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Dear Fr. Zagloba,

So I spent a little time over the weekend thinking about new ways that we can promote giving at the parish. Something jumped out at me like, duh, of course. Online giving. I looked at the website for the parish, which is terrible by the way, but I think you know that. I realized that the parish doesn’t have any way to take online gifts. More importantly, there’s no way for people to sign up for monthly recurring gifts from their credit card or checking account. Now this may not seem like a huge deal, but I think this is a major opportunity.

Meet your donors where they’re at!

I did a little bit of research, and it turns out that encouraging online giving can increase the monthly offertory by anywhere from 10-30%. Why is that? The research pointed out that the people who are giving want to give. But they forget. Or they go to another church for a wedding. Or they go out on vacation, especially during the summer. As a result, they typically only give on 40-45 out of 52 Sundays a year.

Online giving changes that. They are able to make their decision once, and have their good intentions automatically carried out for the rest of the year. People do the same thing with the utility bills. I think the only checks that I write any more are my rent check and my weekly offering. Every Sunday it’s always a bit dicey. I have to find my checkbook and write a check while trying to find clean shoes and put them on a two and four-year-old. So if we can get it set up, I’ll be one of the first to enroll.

If you build it, they won’t come.

Also, it’s not enough to just add online giving functionality to the website. Our website doesn’t get much in the way of traffic… when was the last time you visited it? I think Carmen may be the only person who uses it regularly, and that’s because she’s responsible for updating it. Really what we need is a plan to promote the online giving that is low impact and repeats itself over and over.

I suggest a few easy elements that will continue once we put them in place.

  1. We can put a link with a button on the webpage, something eye-catching, like maybe something that says ‘tithe today’.
  2. Then we’ll add a blurb to the bulletin that has that same ‘tithe today’ button and a brief explanation of the fact that we can now accept online giving.
  3. At least for a couple of months, you need to mention the availability of online giving during the announcements after mass. Not an ask, mind you, simply the statement, “You can now make your monthly tithe payment through recurring online donations.”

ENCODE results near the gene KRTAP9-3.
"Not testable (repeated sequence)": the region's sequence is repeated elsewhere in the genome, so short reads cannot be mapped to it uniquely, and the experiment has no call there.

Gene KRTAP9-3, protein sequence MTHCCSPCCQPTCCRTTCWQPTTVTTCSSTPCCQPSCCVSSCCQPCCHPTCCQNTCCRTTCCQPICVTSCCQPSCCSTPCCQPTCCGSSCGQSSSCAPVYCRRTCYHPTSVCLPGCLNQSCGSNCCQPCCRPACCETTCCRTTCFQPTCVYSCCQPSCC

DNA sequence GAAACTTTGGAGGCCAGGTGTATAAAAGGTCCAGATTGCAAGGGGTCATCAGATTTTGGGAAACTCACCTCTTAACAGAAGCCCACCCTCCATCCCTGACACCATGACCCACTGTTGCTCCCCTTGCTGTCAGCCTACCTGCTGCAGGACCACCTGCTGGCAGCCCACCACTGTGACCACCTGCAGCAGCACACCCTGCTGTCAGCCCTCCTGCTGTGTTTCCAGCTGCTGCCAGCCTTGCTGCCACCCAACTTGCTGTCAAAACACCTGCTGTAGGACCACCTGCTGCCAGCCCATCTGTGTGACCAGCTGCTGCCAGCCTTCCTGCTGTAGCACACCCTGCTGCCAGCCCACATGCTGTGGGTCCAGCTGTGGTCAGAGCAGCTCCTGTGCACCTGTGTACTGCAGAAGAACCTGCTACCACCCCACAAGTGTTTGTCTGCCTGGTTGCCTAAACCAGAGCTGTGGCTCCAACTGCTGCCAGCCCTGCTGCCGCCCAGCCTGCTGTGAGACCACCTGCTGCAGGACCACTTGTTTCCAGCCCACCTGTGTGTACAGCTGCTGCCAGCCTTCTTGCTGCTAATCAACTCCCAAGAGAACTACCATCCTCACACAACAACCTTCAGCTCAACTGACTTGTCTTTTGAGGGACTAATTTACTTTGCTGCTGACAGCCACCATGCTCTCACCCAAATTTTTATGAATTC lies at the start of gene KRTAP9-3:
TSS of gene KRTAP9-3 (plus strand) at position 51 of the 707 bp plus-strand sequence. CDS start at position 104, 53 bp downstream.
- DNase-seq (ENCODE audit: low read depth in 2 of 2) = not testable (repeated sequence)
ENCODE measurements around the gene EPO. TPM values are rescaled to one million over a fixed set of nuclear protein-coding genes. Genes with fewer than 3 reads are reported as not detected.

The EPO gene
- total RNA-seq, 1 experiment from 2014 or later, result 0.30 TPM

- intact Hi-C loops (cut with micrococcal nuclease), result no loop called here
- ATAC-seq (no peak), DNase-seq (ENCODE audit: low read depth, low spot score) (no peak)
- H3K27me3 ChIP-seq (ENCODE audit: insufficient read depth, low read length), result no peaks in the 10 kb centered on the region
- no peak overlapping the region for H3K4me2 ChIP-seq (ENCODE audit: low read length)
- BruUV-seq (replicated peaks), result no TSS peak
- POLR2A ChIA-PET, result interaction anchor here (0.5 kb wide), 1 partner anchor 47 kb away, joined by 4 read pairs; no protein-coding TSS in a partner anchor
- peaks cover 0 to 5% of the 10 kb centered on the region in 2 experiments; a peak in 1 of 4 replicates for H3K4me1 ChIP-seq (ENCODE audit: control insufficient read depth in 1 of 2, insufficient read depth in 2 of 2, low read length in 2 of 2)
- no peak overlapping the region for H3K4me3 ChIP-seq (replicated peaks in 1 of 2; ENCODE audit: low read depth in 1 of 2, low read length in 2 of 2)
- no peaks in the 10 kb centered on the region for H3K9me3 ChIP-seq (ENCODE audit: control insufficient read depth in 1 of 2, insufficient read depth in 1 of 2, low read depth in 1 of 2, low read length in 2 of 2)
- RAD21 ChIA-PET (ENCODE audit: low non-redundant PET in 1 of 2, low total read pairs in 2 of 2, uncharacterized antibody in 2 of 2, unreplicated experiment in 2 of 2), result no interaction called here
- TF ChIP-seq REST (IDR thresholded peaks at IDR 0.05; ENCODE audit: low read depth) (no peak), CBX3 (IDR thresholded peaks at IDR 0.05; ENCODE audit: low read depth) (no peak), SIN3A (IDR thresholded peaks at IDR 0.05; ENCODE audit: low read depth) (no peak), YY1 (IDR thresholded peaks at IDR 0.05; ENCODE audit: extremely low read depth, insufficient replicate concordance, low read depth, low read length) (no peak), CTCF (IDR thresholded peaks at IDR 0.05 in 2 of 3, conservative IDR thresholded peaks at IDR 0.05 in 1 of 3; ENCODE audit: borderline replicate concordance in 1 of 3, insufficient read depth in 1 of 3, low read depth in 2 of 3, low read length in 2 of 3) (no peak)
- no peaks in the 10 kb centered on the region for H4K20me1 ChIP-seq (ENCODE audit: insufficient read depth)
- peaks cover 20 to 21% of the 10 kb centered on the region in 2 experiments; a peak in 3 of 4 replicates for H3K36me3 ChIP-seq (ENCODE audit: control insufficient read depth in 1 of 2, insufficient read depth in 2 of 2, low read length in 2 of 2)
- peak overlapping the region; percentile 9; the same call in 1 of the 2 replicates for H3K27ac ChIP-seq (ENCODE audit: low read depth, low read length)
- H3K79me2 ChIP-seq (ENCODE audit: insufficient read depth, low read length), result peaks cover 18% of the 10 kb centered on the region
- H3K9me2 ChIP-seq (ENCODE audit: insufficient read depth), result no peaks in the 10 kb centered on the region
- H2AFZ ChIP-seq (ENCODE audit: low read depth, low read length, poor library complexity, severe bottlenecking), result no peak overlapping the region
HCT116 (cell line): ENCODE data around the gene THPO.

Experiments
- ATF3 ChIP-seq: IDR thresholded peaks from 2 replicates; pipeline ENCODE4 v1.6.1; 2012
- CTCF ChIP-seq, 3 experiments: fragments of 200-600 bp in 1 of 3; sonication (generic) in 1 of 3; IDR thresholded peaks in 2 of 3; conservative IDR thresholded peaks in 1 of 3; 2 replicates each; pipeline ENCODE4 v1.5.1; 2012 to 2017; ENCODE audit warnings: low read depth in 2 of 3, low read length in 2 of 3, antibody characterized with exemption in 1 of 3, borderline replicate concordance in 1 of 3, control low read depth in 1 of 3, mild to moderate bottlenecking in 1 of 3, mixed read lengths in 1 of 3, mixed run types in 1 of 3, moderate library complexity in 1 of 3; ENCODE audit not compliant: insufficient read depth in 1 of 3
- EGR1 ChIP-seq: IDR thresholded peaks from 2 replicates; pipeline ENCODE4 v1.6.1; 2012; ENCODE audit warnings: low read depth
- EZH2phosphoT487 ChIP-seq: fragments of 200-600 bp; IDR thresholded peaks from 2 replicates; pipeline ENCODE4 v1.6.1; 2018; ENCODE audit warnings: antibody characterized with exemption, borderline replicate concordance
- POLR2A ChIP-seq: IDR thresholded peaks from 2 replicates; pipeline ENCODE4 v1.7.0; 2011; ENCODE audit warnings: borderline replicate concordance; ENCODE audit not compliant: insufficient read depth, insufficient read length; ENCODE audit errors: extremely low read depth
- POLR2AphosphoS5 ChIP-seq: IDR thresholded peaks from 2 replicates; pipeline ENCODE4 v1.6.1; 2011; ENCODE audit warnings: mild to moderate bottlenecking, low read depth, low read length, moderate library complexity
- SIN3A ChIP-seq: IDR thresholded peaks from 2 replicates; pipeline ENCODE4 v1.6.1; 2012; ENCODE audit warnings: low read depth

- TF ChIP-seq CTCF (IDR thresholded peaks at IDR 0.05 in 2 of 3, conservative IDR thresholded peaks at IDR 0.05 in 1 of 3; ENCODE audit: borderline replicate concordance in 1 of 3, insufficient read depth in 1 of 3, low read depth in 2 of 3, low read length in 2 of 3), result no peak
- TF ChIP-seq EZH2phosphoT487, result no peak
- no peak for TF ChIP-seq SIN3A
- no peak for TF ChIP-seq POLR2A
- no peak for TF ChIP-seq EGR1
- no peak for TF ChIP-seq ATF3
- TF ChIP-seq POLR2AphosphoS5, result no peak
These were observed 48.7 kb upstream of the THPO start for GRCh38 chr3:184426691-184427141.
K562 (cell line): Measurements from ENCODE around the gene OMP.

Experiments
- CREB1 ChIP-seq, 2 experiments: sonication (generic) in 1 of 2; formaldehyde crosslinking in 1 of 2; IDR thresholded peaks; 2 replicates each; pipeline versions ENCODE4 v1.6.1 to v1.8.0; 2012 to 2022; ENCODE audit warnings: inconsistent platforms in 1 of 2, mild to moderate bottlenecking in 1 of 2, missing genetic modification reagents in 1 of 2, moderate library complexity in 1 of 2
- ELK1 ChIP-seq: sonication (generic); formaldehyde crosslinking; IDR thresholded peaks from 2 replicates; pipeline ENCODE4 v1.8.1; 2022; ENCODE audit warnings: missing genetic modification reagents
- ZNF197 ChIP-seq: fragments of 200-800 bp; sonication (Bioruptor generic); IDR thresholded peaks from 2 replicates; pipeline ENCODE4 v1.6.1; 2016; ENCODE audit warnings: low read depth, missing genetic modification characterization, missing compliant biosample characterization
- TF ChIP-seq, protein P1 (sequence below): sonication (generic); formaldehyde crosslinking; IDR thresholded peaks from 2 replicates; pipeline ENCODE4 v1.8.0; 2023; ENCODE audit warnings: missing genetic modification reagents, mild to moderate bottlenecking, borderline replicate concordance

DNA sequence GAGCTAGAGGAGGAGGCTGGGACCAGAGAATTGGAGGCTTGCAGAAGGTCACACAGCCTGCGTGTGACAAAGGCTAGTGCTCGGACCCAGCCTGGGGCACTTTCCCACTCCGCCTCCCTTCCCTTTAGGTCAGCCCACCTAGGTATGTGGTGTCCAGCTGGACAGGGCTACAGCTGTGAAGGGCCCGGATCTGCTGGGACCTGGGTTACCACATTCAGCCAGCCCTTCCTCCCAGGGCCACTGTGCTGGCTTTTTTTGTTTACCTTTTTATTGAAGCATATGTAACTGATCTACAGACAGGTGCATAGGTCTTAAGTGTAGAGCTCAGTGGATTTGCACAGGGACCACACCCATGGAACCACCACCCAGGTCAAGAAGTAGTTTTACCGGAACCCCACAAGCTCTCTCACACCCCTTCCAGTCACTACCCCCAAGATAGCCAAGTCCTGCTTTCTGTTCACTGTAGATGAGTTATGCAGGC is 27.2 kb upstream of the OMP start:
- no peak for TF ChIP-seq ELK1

4. And finally, I think you should add a ‘online giving’ column to the weekly offertory report in the bulletin. Nothing motivates people to give like seeing other people giving.

What’s in the basket?

I know that there will be some people who will say, “But I’ll feel bad if I don’t put something in the basket during the offertory.” That’s ok. You can reassure them that we will continue to pass the collection basket and they are more than welcome to give that way. What we’re doing is providing a convenient way to give for people who are not particularly attached to the basket.

Or you could suggest doing what my wife and I are doing. I bring $1 bills to give to each of my sons so I can teach them the importance of giving to the church. But the convenience of having my monthly gift pulled out of checking, especially as a distracted parent, is priceless. It’s more convenient, and I would have given MORE than I actually gave. I’m doing my taxes right now, and I realized looking at my gift receipt from St. Catherine’s that I personally would have given 10% more if I had given through a monthly recurring gift.

With your permission, I’ll start working with Carmen on getting this up and running.

Blessings,

Nathan

The Almoner

P.S. Letting people know that the church can accept online gifts does not get you off the hook for actually preaching on the importance of tithing. They mutually support each other, but they are two distinct and important activities.


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